The difference between Veterans Day and Memorial Day

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The Difference Between Veterans Day and Memorial Day

So there's a difference between Veterans Day and Memorial Day — and a look at social media suggests some people don't know it.

CNN tweeted out a challenge for people not to "embarrass" themselves by confusing the two. It was retweeted thousands of times.

So what is the difference between Memorial Day and Veterans Day?

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The difference between Veterans Day and Memorial Day
US President Barack Obama (R), Defense Secretary Ashton Carter (C) and chairman of the Joint Chiefs of Staff Gen. Martin Dempsey (L) attend Memorial Day ceremonies on May 25, 2015 at Arlington National Cemetery in Arlington, Virginia. Memorial Day, originally called Decoration Day, is a day of remembrance for those who have died in service of the United States of America. AFP PHOTO/NICHOLAS KAMM (Photo credit should read NICHOLAS KAMM/AFP/Getty Images)
US President Barack Obama lays a wreath at the Tomb of the Unknowns during Memorial Day ceremonies on May 25, 2015 at Arlington National Cemetery in Arlington, Virginia. Memorial Day, originally called Decoration Day, is a day of remembrance for those who have died in service of the United States of America. AFP PHOTO/NICHOLAS KAMM (Photo credit should read NICHOLAS KAMM/AFP/Getty Images)
ARLINGTON, VA - MAY 25: A member of the honor guard stands as the motorcade carrying U.S. President Barack Obama arrives for a Memorial Day ceremony at Arlington National Cemetery May 25, 2015 in Arlington, Virginia. Obama, Chairman of the Joint Chiefs of Staff U.S. Army General Martin Dempsey and U.S. Defense Secretary Ash Carter honored fallen soldiers at Arlington on this Memorial Day. (Photo by Olivier Douliery-Pool/Getty Images)
ARLINGTON, VA - MAY 25: People visit loved ones who have died serving in the armed forces at Section 60 on Memorial Day at Arlington National Cemetery on May 25, 2015 in Arlington, Va. U.S. President Barack Obama, Chairman of the Joint Chiefs of Staff U.S. Army General Martin Dempsey and U.S. Defense Secretary Ash Carter honored fallen soldiers during a ceremony at Arlington on this Memorial Day. (Photo by Gabriella Demczuk/Getty Images)
ARLINGTON, VA - MAY 25: Angela Spraul and her daughter Ava, 4, sit at the grave of her husband John Spraul, U.S. Navy, who died Feb. 28, 2013, at Section 60 on Memorial Day at Arlington National Cemetery on May 25, 2015 in Arlington, Va. U.S. President Barack Obama, Chairman of the Joint Chiefs of Staff U.S. Army General Martin Dempsey and U.S. Defense Secretary Ash Carter honored fallen soldiers during a ceremony at Arlington on this Memorial Day. (Photo by Gabriella Demczuk/Getty Images)
ARLINGTON, VA - MAY 25: Katie Palmer, from New Born, North Carolina sits at the grave of her father, James Palmer, Marine Corps, who died May 12, 2011, at Section 60 on Memorial Day at Arlington National Cemetery on May 25, 2015 in Arlington, Va. U.S. President Barack Obama, Chairman of the Joint Chiefs of Staff U.S. Army General Martin Dempsey and U.S. Defense Secretary Ash Carter honored fallen soldiers during a ceremony at Arlington on this Memorial Day. (Photo by Gabriella Demczuk/Getty Images)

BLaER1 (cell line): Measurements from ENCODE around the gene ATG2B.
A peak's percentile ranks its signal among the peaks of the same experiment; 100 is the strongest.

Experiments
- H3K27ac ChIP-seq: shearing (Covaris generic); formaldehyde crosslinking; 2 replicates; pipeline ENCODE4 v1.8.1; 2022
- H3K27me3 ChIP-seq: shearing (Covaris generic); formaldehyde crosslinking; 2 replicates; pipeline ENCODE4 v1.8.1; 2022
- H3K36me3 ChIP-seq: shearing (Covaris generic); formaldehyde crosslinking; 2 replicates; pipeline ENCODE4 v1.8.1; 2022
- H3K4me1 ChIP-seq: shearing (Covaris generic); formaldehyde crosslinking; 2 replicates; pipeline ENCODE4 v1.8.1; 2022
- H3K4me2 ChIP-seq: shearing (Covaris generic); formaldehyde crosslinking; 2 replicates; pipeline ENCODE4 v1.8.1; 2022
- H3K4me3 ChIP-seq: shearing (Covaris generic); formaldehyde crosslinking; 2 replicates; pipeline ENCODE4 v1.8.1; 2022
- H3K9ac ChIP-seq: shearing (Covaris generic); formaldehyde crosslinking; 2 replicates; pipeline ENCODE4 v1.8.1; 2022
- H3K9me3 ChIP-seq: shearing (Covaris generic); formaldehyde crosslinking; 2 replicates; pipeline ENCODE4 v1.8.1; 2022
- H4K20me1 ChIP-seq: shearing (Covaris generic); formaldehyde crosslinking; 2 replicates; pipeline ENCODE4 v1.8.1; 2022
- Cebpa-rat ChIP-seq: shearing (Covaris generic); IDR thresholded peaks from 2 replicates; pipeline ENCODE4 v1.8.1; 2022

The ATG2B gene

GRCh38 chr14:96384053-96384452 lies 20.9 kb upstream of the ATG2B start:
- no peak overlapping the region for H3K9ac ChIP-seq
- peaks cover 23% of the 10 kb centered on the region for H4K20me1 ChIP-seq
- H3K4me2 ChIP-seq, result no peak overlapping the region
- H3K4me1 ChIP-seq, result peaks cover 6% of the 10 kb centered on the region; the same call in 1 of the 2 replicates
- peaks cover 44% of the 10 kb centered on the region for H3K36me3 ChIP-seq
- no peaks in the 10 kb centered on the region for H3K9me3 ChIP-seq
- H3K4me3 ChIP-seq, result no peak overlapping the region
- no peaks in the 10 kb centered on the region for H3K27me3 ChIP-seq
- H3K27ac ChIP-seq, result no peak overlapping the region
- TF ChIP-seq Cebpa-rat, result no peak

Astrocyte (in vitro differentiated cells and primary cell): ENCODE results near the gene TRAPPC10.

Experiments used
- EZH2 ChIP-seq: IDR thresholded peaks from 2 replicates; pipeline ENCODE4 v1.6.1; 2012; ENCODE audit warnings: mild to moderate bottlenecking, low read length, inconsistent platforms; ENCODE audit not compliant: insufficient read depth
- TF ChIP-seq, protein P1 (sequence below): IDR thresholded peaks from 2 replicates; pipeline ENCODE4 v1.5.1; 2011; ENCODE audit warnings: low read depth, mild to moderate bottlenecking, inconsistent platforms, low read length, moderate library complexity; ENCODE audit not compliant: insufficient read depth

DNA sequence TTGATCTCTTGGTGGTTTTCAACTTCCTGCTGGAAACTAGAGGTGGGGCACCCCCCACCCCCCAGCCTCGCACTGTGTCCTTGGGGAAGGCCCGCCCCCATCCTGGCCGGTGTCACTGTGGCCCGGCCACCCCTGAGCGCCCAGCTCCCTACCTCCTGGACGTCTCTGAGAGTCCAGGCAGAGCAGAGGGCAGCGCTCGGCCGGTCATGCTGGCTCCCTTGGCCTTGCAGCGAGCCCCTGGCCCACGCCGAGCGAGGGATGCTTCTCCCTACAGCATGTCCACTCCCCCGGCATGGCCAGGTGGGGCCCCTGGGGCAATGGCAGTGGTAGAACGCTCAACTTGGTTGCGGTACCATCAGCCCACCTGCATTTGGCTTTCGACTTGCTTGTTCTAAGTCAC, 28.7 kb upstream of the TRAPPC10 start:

ARLINGTON, VA - MAY 25: A mother and daughter stand in Section 60 on Memorial Day at Arlington National Cemetery on May 25, 2015 in Arlington, Va. U.S. President Barack Obama, Chairman of the Joint Chiefs of Staff U.S. Army General Martin Dempsey and U.S. Defense Secretary Ash Carter honored fallen soldiers during a ceremony at Arlington on this Memorial Day. (Photo by Gabriella Demczuk/Getty Images)
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First of all, the May holiday is an older one.

According to the U.S. Department of Veterans Affairs, Memorial Day began as Decoration Day in 1868, just three years after the Civil War ended.

An organization of Union veterans wanted to set aside a day to decorate the graves of the military deceased with flowers. It's believed the major general in charge put the date at the end of May so "flowers would be in bloom all over the country."

After the massive casualties of World War I, however, the holiday was extended to honor all military members who died in American wars.

Interestingly, World War I is also where the story of Veterans Day begins.

According to the U.S. Department of Veterans Affairs, Veterans Day began as Armistice Day, when on the "eleventh hour of the eleventh day of the eleventh month" there was a provisional termination of hostilities between the Allies and Germany.

Armistice Day continued to be celebrated "with parades and public meetings and a brief suspension of business beginning at 11:00 a.m." until yet another war forced politicians to recalibrate the holiday.

World War II required the largest mobilization of military forces in the nation's history, involving tens of millions of American volunteers and draftees.

After WWII ended, the 83rd Congress struck out the word "Armistice" from Armistice Day and replaced it with "Veterans" in order to include the men and women who served in WWII and forever incorporating any person who serves or has served in the U.S. military.

Thus Veterans Day commemorates all servicemen and women of American wars, and Memorial Day honors fallen military members of all American wars.

This video includes images from Getty Images and the Library of Congress.

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